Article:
By Lyle Fitzsimmons
With wins over Tony Bellew and Ismayl Sillakh on the post-Pacquiao card from separatist-land, 175-pound claimants Adonis Stevenson and Sergey Kovalev set up for an imminent chance to pursue the Network of Champions version of light heavyweight supremacy.
And while Showtime may be on the verge of a clear decision when it comes to which cable provider had a better year, HBO blow-by-blow man Jim Lampley was spot-on in referring to Stevenson going in as the “legitimate” kingpin in the division—which, by definition, makes a follow-up date with the unbeaten Russian its most must-see TV.
It’s got all the elements of classic primetime drama.
Both men are immigrant success stories—Stevenson from Haiti, Kovalev from Russia. Both are huge punchers—Stevenson with 20 KOs in 23 wins, Kovalev with 21 in 23. And neither is shy when it comes to declaring an intention to punish an opponent.
Just moments after a 3-minute, 52-second erasure of Sillakh, whom he’d unapologetically mocked following a sudden first knockdown, Kovalev showed broken English eloquence by answering “Adonis” to Max Kellerman’s query about who he wanted next.
Subsequently, Stevenson warmed slowly before wowing the adopted home crowd with an incremental breakdown of Bellew ultimately capped by a fusillade of left hands that warranted a humane stoppage by Michael Griffin in round six.
Next stop, Concussion City.
A perfectly logical destination, assuming Stevenson buys a ticket, that is.
The Kronk protege labeled “Superman” poured fuel on the Kovalev fire with an eventually devastating stoppage of his English foe, but post-fight remarks suggested he considers other conflagrations even more worthy of generating heat for his adopted hometown fans.
Among them were IBF title claimant Bernard Hopkins, whose mere mention—thanks to his alliance with Golden Boy Promotions, and, by extension, Showtime—left a suddenly egg-faced HBO duo scrambling to reiterate that Kovalev deserves next if Stevenson craves credibility.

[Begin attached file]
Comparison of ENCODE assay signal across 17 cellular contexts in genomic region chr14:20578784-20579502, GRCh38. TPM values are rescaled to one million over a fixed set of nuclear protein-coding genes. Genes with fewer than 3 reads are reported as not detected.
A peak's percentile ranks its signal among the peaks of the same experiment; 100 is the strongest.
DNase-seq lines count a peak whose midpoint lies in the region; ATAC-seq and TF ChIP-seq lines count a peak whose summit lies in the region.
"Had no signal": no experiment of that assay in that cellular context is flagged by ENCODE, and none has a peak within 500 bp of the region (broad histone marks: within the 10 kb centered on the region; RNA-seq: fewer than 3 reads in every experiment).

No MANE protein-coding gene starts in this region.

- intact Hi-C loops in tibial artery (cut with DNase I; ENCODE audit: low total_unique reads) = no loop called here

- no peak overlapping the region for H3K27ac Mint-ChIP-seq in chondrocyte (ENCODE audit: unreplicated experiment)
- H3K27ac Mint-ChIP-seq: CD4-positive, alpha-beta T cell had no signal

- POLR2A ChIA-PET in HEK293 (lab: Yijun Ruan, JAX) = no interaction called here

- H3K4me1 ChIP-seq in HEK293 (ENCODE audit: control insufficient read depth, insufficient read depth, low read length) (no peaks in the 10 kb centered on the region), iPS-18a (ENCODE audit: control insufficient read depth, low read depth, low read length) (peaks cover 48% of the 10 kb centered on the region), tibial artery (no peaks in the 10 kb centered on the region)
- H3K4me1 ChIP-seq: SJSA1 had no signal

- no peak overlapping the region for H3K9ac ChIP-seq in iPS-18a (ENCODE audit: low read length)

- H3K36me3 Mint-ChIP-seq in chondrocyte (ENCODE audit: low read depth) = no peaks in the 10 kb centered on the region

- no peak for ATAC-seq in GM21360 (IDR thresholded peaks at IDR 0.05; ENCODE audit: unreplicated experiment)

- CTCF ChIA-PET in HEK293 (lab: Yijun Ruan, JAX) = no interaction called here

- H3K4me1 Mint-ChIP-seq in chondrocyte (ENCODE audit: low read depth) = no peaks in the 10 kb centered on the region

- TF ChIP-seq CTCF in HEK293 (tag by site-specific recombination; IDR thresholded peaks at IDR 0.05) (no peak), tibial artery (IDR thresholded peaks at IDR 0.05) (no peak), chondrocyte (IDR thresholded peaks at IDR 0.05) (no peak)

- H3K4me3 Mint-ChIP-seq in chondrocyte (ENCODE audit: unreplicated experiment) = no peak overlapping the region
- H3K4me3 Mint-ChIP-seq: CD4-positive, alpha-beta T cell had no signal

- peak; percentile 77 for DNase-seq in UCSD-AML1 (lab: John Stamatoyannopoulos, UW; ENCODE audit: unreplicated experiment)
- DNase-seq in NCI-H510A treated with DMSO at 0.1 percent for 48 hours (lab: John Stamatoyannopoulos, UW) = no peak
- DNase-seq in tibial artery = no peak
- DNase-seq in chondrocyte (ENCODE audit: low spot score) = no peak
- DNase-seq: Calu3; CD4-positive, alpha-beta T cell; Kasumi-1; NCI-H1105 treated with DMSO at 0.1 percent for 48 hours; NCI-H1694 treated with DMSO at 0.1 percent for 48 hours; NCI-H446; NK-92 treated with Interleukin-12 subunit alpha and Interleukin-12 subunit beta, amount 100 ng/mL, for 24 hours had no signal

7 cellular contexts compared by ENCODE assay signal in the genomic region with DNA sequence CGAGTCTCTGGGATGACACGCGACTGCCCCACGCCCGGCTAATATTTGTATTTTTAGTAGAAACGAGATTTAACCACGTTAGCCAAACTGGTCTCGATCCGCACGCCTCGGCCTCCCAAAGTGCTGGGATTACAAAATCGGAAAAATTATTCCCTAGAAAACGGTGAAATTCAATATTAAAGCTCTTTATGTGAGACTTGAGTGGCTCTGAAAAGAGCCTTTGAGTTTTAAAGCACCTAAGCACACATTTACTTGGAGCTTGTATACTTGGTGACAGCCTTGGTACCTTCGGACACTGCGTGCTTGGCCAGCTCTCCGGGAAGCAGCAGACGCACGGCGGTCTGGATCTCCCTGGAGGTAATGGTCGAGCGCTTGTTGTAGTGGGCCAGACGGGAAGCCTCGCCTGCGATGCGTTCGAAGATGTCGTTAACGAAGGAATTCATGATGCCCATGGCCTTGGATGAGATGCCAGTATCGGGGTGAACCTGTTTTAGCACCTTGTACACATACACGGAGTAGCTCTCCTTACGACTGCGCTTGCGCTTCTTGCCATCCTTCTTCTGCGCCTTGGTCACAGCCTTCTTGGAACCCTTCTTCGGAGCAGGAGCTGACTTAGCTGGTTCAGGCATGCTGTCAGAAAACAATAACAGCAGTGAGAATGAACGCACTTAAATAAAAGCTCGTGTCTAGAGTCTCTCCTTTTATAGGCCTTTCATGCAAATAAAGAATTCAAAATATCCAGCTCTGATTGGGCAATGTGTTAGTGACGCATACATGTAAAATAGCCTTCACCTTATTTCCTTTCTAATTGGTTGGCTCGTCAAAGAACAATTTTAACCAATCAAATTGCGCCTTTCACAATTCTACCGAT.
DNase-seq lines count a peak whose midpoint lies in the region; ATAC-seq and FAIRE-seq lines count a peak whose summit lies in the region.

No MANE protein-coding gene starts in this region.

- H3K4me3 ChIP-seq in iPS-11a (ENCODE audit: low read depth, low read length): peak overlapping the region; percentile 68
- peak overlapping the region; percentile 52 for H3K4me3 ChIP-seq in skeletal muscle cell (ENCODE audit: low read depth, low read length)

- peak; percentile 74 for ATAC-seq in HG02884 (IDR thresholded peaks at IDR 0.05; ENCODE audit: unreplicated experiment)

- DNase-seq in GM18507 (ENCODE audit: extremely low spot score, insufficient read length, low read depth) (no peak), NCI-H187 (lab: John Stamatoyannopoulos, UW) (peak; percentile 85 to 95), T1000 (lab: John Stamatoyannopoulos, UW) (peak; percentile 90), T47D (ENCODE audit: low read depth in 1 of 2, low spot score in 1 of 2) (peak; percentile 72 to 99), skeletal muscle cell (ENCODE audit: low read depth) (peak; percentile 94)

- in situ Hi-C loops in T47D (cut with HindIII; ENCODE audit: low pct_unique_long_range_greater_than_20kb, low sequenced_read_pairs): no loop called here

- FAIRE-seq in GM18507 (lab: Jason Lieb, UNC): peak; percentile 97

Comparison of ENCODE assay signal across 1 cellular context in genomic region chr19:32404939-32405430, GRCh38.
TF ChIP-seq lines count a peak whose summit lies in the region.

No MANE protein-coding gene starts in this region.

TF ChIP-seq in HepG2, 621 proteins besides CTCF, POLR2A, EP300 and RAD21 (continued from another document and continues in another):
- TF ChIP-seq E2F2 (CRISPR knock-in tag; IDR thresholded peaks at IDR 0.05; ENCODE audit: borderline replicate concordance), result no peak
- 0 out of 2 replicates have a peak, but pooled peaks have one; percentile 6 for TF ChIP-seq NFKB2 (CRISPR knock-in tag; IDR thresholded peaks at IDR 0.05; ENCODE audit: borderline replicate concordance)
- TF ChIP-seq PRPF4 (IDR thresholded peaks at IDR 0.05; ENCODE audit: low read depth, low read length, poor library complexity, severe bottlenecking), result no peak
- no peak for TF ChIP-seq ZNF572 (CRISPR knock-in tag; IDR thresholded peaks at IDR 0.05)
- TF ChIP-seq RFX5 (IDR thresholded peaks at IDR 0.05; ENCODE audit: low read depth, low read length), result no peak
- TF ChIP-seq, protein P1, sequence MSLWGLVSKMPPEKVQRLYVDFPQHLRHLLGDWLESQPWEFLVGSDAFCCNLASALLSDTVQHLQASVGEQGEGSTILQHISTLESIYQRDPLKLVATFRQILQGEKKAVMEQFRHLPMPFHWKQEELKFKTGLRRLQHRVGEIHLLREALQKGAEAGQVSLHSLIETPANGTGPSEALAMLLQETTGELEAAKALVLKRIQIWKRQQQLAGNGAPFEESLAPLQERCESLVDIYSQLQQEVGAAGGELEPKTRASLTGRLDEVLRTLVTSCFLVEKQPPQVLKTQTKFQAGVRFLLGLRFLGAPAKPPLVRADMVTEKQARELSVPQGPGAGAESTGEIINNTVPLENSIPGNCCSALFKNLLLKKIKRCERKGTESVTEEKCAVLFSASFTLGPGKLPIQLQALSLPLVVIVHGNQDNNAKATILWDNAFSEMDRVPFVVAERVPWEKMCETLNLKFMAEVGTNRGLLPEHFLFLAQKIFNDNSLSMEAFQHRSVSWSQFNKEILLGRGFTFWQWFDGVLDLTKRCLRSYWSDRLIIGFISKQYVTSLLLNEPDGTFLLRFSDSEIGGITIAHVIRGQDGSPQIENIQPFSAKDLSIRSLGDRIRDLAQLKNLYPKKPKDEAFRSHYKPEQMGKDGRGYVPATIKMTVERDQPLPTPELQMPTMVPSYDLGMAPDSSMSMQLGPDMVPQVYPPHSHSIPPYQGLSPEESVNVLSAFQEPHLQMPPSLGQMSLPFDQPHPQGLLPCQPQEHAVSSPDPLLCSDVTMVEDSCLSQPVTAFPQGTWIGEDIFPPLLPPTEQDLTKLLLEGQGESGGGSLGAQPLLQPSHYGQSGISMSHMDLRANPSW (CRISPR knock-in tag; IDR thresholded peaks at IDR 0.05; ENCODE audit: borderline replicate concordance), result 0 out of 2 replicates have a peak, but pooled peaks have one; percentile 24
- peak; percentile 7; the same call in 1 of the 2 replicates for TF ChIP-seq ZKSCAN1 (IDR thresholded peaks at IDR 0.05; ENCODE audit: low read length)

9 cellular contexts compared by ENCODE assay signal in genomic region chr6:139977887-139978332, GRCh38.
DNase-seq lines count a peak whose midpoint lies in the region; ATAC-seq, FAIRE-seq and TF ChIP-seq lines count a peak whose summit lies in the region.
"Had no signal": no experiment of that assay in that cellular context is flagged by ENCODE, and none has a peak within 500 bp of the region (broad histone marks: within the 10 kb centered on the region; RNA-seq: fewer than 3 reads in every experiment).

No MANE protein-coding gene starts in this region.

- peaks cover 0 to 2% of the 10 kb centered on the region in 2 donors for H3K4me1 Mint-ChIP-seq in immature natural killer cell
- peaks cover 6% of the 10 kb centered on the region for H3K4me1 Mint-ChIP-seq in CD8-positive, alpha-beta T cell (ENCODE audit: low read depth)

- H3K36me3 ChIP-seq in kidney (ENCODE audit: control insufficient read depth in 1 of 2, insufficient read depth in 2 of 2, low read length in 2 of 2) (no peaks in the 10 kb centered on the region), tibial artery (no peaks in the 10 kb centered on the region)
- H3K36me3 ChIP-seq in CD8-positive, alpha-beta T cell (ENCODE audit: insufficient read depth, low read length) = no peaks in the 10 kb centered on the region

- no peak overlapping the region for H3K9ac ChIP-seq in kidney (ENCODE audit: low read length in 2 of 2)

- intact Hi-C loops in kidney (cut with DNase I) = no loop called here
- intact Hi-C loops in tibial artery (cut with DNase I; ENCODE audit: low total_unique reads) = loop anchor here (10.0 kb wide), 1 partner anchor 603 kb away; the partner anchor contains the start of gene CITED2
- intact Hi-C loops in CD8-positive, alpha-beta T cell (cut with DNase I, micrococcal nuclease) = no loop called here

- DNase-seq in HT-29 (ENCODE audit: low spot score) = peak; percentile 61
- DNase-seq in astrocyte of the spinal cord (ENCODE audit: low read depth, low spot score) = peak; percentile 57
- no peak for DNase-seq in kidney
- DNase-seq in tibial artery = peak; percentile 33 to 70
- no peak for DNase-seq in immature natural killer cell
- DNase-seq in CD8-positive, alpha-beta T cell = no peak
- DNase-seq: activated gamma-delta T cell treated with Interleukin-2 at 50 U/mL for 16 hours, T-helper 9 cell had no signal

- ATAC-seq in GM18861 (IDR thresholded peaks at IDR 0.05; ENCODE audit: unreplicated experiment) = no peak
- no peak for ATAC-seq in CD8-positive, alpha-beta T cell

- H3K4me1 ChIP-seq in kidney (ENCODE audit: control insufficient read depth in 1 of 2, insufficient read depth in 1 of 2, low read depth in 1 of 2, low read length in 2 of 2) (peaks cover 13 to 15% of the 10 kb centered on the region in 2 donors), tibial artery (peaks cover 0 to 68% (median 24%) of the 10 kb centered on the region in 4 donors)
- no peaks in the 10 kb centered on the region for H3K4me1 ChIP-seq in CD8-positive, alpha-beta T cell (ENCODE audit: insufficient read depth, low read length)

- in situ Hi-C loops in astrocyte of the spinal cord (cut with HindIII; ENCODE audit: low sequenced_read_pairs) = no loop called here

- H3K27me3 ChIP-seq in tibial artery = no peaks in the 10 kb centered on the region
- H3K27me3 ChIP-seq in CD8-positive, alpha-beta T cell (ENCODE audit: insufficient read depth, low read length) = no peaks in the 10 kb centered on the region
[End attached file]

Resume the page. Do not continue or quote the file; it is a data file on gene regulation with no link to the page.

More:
“As impressive as (Stevenson’s four-KO) year has been, Kovalev is considered the best light heavyweight in the world and he would be favored to beat Adonis Stevenson and any other light heavyweight in the world,” Kellerman said. “If Adonis Stevenson is content to be just a Canadian world champion, he could take those other fights. But if his point is to become a real superstar in boxing, I don’t think there’s a way around Kovalev in near future.”
Lampley, with producers no doubt buzzing his earpiece, quickly concurred.
“Both guys got the job done,” he said. “It was thunder. It was impressive. And regardless of all the discussion of other opponents, the desire is to see Stevenson and Kovalev together.”
Should it actually occur, it’d be easy to make a case for either man.
Kovalev was a borderline loser for three minutes against a tactically adept Sillakh, but he dispensed with strategy and ended the match with a pair of clubbing right hands that left a fleet-footed challenger in a horizontal heap with his head under the ring ropes.
So, while Stevenson does go beyond caveman tactics in vanquishing victims, it’s no guarantee such acumen will be a legitimate deterrent when it comes time to take a shot from “Krusher.”
That said, the former Emanuel Steward pupil is no one’s pushover.
Though he needed nothing more than one-punch power to get rid of Chad Dawson, a subsequent beatdown of ex-titleholder Tavoris Cloud was an impressive mix of power, defense and ring generalship against a foe who’d lost one of 25 fights.
And while Bellew was able to withstand some solid shots and land a few of his own, he did so only while assuming a defense-first, aggression-second approach that was destined to be unsuccessful whether the end came via loss on points or loss of consciousness.
Such variety will pose questions that Kovalev has not yet been forced to answer.
HBO’s new task: Constructing a deal that’ll make Stevenson interested in asking them.
* * * * * * * * * *
IBF/WBA junior bantamweight/super flyweight titles - Osaka, Japan
Daiki Kameda (IBF champion) vs. Liborio Solis (WBA champion)
Kameda (29-3, 18 KO): First title defense; Sixth fight in Osaka (3-2)
Solis (15-3-1, 7 KO): Failed to make 115, vacated title; Second fight in Japan (1-0)
Fitzbitz says: “Kameda’s the headliner and the hometown hero and, now, the only one who’s fighting for belts. He’ll enter with one and leave with two.” Kameda by decision
IBF mini flyweight title - Osaka, Japan
Katsunari Takayama (champion) vs. Vergilio Silvano (No. 6 contender)
Takayama (25-6, 10 KO): First title defense; Held WBC title at 105 (2005, zero defenses)
Silvano (17-2-1, 10 KO): First title fight; First fight outside Philippines
Fitzbitz says: “Grand old little man regained championship status in his last go-round and faces a test here, but not one he shouldn’t be able to dispense with.” Takayama by decision